I am fortunate to help conduct a training right here in my backyard at the University of Virginia (July 9-10). I will also be stepping out of the Bay Watershed and assisting with a training in New Jersey later in the year. Check out the website below for more information.
CBLP candidates assess a stormwater practice in Lancaster, PA
Schools seem to be becoming hubs for Green Infrastructure, and Richmond is leading the charge in Virginia, under the inspired guidance of the Alliance for the Chesapeake Bay and its RiverWise Communities program. I had the opportunity to work with a talented team — Meredith Dash and Nissa Dean from the Alliance, Scott Guinn Dilworth from SG Designs, and Kip Mumaw from Ecosystem Services, LLC — to develop a student-led green infrastructure plan for the school grounds. The students has opportunities to identify green infrastructure sites, fill out retrofit forms, calculated pollutant loads, and even make their own videos about each green practice.
Scotty and Meredith are now leading the effort to implement some of the recommendations, including working with local sculptors on a very cool rainwater capture sculpture, permeable pavement, and conservation landscaping, including Scotty’s inspired spiral at the front of the school.
The South River Science Team (SRST) is a fifteen year old effort to study and recommend remedial options for mercury contamination in the South River, which runs through Waynesboro, VA and north to its confluence with the South Fork Shenandoah. The SRST has been coordinated jointly by DuPont and Virginia DEQ. I have been a member of the SRST “expert panel” since 2010, mostly to bring a watershed perspective to a panel of scientists and researchers who are experts on mercury and river systems. I am now coordinating the Science Team and facilitating the Regulatory Advisory Panel, composed of citizen representatives from the area.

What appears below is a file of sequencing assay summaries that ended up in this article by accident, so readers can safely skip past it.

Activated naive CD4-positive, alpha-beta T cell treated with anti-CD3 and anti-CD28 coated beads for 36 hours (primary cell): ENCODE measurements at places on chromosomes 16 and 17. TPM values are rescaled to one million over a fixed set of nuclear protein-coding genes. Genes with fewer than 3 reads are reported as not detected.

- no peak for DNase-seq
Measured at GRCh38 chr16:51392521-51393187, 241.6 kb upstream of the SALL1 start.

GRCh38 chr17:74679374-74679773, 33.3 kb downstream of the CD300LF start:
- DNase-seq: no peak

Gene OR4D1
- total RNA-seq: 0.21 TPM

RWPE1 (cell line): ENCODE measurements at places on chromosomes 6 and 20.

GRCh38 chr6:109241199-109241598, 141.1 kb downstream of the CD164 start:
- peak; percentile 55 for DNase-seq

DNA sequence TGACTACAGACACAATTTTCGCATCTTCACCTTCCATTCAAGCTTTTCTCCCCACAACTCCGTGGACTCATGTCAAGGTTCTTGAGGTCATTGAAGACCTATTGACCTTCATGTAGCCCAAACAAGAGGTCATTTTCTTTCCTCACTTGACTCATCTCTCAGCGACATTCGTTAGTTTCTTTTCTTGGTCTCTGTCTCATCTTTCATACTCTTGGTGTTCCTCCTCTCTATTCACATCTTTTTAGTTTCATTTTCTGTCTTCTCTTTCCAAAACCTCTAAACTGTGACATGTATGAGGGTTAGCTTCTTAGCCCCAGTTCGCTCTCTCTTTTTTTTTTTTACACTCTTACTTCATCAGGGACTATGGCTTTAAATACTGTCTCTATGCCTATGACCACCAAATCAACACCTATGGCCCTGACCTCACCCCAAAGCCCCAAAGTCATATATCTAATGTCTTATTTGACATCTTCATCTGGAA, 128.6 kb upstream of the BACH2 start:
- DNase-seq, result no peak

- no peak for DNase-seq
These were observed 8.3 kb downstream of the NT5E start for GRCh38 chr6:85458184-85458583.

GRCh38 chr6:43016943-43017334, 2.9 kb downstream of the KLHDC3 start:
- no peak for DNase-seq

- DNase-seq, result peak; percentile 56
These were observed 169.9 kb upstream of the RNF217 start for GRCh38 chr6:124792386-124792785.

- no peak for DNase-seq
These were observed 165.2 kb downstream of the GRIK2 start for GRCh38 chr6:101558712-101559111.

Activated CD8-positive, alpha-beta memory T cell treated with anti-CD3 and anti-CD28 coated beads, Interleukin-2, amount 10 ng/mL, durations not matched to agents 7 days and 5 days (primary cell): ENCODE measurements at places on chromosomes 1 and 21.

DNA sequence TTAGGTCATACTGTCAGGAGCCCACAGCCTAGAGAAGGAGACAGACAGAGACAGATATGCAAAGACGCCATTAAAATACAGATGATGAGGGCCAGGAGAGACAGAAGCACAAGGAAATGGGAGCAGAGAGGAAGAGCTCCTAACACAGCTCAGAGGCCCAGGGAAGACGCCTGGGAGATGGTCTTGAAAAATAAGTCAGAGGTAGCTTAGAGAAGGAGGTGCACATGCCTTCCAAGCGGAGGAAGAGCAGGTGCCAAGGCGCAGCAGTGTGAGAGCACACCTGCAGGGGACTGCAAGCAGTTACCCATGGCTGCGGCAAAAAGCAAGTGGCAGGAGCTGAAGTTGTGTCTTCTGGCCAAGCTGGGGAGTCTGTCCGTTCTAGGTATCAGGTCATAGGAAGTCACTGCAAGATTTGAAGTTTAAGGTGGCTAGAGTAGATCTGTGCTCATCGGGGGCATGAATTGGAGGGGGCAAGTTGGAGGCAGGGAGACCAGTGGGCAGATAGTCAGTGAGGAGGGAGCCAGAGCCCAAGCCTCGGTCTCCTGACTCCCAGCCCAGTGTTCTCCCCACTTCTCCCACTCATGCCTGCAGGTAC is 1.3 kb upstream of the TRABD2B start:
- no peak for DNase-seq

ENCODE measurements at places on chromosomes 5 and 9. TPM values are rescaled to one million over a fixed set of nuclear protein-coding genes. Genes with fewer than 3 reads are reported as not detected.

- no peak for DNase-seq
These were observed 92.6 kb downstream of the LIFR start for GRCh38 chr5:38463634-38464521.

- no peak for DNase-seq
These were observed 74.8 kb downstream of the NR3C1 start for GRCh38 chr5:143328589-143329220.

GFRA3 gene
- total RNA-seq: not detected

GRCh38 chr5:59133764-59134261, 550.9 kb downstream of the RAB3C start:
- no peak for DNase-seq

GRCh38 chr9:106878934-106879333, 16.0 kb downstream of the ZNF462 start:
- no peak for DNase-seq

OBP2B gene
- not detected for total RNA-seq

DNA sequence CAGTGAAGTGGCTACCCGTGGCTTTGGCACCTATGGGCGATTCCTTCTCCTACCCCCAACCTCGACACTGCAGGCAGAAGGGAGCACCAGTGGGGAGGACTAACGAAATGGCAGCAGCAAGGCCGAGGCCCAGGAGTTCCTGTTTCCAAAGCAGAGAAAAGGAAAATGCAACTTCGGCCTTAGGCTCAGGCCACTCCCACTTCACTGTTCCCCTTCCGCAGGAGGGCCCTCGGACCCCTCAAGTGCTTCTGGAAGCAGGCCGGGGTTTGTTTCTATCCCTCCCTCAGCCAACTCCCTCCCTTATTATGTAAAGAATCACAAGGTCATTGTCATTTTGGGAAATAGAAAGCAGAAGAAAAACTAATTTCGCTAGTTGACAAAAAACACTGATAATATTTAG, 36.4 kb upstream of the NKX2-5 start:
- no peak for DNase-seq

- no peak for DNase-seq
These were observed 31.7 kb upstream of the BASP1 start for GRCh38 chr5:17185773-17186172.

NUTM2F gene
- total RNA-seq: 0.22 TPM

This has been a fascinating case study of informing implementation with science and using a collaborative approach. The streambank remediation project at Constitution Park has been completed, and two others are underway in the City of Waynesboro. Check out the very informative website:
Members of the South River Remediation Advisory Panel tour streambank work underway in Waynesboro
Habitat for Humanity of Greater Charlottesville is implementing a national model, community-based redevelopment process at the Southwood Mobile Home Park, the region’s largest concentration of affordable housing. Southwood is currently home to 1,500 people and 350 trailer pads. Working with the residents at all levels, Habitat plans to transform the community into a mixed income, mixed-use development without displacing existing residents. I worked with Ecosystem Services, LLC to secure a NFWF grant to start designing some restoration projects for the site. To date, we have mapped wetlands and stream buffers and conducted studies and conceptual restoration designs for “Stream 3,” a severely degraded stream that runs through the heart of Southwood. We also worked with Diana Foster from the Boys & Girls Club and many volunteers to build a trail along the stream to open access access and understanding among community members.